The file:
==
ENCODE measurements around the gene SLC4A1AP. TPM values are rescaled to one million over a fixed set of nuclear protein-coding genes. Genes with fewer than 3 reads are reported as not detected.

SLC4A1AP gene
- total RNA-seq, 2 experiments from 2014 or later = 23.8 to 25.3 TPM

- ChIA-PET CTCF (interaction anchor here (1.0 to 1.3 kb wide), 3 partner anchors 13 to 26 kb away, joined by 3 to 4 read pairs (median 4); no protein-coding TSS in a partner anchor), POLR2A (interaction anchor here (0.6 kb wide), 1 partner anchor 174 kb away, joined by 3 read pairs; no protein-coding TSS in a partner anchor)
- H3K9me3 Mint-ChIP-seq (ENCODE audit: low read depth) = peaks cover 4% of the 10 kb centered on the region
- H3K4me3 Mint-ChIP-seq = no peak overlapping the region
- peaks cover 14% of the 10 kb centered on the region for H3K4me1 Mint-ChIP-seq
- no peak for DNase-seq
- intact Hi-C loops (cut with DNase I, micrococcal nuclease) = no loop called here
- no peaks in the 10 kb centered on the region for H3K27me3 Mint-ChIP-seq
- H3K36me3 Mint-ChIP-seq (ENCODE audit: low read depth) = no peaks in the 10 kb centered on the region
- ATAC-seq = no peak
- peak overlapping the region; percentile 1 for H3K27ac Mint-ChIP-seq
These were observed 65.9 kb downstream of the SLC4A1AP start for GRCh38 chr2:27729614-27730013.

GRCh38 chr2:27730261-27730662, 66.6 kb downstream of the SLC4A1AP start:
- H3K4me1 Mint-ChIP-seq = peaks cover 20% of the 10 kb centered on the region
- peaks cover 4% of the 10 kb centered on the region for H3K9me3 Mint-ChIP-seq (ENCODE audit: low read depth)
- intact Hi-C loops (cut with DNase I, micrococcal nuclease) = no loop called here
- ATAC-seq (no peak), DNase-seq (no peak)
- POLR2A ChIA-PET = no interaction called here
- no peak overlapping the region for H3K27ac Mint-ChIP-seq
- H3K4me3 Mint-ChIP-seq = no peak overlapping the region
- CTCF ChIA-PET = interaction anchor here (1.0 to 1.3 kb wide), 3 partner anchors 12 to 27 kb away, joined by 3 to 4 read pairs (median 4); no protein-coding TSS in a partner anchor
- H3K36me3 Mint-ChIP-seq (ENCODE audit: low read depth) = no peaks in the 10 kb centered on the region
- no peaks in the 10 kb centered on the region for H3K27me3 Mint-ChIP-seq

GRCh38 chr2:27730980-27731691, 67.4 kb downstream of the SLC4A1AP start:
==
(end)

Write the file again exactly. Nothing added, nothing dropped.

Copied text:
ENCODE measurements around the gene SLC4A1AP. TPM values are rescaled to one million over a fixed set of nuclear protein-coding genes. Genes with fewer than 3 reads are reported as not detected.

SLC4A1AP gene
- total RNA-seq, 2 experiments from 2014 or later = 23.8 to 25.3 TPM

- ChIA-PET CTCF (interaction anchor here (1.0 to 1.3 kb wide), 3 partner anchors 13 to 26 kb away, joined by 3 to 4 read pairs (median 4); no protein-coding TSS in a partner anchor), POLR2A (interaction anchor here (0.6 kb wide), 1 partner anchor 174 kb away, joined by 3 read pairs; no protein-coding TSS in a partner anchor)
- H3K9me3 Mint-ChIP-seq (ENCODE audit: low read depth) = peaks cover 4% of the 10 kb centered on the region
- H3K4me3 Mint-ChIP-seq = no peak overlapping the region
- peaks cover 14% of the 10 kb centered on the region for H3K4me1 Mint-ChIP-seq
- no peak for DNase-seq
- intact Hi-C loops (cut with DNase I, micrococcal nuclease) = no loop called here
- no peaks in the 10 kb centered on the region for H3K27me3 Mint-ChIP-seq
- H3K36me3 Mint-ChIP-seq (ENCODE audit: low read depth) = no peaks in the 10 kb centered on the region
- ATAC-seq = no peak
- peak overlapping the region; percentile 1 for H3K27ac Mint-ChIP-seq
These were observed 65.9 kb downstream of the SLC4A1AP start for GRCh38 chr2:27729614-27730013.

GRCh38 chr2:27730261-27730662, 66.6 kb downstream of the SLC4A1AP start:
- H3K4me1 Mint-ChIP-seq = peaks cover 20% of the 10 kb centered on the region
- peaks cover 4% of the 10 kb centered on the region for H3K9me3 Mint-ChIP-seq (ENCODE audit: low read depth)
- intact Hi-C loops (cut with DNase I, micrococcal nuclease) = no loop called here
- ATAC-seq (no peak), DNase-seq (no peak)
- POLR2A ChIA-PET = no interaction called here
- no peak overlapping the region for H3K27ac Mint-ChIP-seq
- H3K4me3 Mint-ChIP-seq = no peak overlapping the region
- CTCF ChIA-PET = interaction anchor here (1.0 to 1.3 kb wide), 3 partner anchors 12 to 27 kb away, joined by 3 to 4 read pairs (median 4); no protein-coding TSS in a partner anchor
- H3K36me3 Mint-ChIP-seq (ENCODE audit: low read depth) = no peaks in the 10 kb centered on the region
- no peaks in the 10 kb centered on the region for H3K27me3 Mint-ChIP-seq

GRCh38 chr2:27730980-27731691, 67.4 kb downstream of the SLC4A1AP start: